The gap for melatonin in skin care is that there are not good studies guiding us regarding concentration or best practices. We know that it needs to be present on skin before sun exposure to reduce UV induced redness. We don’t know if that correlates with reduced UV damage or just redness.
Also, melatonin levels naturally rise at night during sleep and it has been used to help regulate sleep. So, would applying it during the day disrupt the sleep/wake cycle? Melatonin is well absorbed through skin and blood levels of melatonin have been shown to rise after topical application so it is reasonable to assume there may be some systemic impact on the sleep/wake cycle of circadian rhythms.
The bottom line with melatonin in skin care products:
Melatonin is readily absorbed into skin in very significant levels. It is a powerful antioxidant with the potential to protect skin from damage in important ways.
Melatonin is an intriguing skin care ingredient for powerful age fighting and skin protecting benefits. I would like to see good scientific studies looking at safety and side effects before recommending it. - Dr. Bailey
The current understanding we have of melatonin suggests that it may have significant benefits when used in a night cream with retinoids and during the day formulated in a mineral zinc oxide sunscreen.
I recommending waiting until more safety studies have been done on melatonin in skin care.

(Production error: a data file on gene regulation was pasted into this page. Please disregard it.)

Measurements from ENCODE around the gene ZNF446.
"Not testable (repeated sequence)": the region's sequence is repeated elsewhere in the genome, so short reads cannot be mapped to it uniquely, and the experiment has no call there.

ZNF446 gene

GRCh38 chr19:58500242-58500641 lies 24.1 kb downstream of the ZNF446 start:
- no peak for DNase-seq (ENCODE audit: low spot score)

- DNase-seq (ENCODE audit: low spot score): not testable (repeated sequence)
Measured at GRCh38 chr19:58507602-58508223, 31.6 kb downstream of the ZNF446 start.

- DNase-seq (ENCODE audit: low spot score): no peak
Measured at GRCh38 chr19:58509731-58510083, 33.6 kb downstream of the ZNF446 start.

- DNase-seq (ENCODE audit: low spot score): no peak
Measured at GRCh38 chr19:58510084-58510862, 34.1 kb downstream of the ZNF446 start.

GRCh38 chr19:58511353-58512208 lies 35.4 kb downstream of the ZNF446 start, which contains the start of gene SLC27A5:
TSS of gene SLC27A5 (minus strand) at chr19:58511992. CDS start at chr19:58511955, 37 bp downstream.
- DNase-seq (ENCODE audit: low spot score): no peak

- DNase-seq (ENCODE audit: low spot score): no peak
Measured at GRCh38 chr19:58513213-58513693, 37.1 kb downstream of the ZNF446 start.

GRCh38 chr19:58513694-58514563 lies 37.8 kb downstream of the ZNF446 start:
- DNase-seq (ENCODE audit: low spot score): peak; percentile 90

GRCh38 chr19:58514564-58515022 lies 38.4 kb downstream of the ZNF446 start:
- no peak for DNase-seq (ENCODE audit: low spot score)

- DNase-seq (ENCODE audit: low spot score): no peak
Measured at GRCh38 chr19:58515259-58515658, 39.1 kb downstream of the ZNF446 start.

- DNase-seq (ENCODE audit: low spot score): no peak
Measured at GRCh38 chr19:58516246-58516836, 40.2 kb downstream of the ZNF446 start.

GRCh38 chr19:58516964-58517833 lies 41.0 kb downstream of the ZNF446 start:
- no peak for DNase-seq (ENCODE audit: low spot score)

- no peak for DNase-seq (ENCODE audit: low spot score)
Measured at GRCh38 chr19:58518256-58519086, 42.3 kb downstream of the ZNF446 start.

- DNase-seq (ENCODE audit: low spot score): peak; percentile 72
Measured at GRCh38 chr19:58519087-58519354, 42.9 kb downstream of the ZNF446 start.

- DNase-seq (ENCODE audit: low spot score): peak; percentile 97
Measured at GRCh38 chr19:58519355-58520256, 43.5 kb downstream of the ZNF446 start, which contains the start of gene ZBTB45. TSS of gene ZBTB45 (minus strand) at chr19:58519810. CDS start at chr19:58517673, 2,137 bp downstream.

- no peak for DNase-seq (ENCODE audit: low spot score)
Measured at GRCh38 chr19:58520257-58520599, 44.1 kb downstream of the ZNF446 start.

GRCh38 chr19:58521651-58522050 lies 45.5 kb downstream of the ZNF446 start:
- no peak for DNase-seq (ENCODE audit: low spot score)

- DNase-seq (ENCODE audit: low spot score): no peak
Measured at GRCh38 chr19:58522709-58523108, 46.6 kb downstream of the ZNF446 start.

As a dermatologist, my ingredient preference for proven topical skin antioxidant benefits is:
- Green tea polyphenols as in my Green Tea Antioxidant Skin Therapy used once or twice a day.
- Retinoids such as prescription tretinoin or professional levels of retinol as in my Retinol Night Cream. Retinoids are applied at night.
- Vitamin C which is available in serums. Many of my products also contain vitamin C and vitamin E.
Get all the best green tea antioxidants combined in a routine fortified with additional antioxidants in a Complete Skin Care Routine in my Complete Facial Skin Care Kit. Add Retinol Night Cream and you have powerful, compatible antioxidant infused skin care routine proven to fight skin aging.
Author: Dr. Cynthia Bailey M.D. is a Board Certified dermatologist practicing dermatology since 1987. She has done well over 200,000 skin exams during her career and authors the longest running physician written skin health blog in the world.
“I love empowering people to take good care of their skin by educating them and putting the ‘self-care’ into their skin care so that they love the skin they’re in!” Dr. Bailey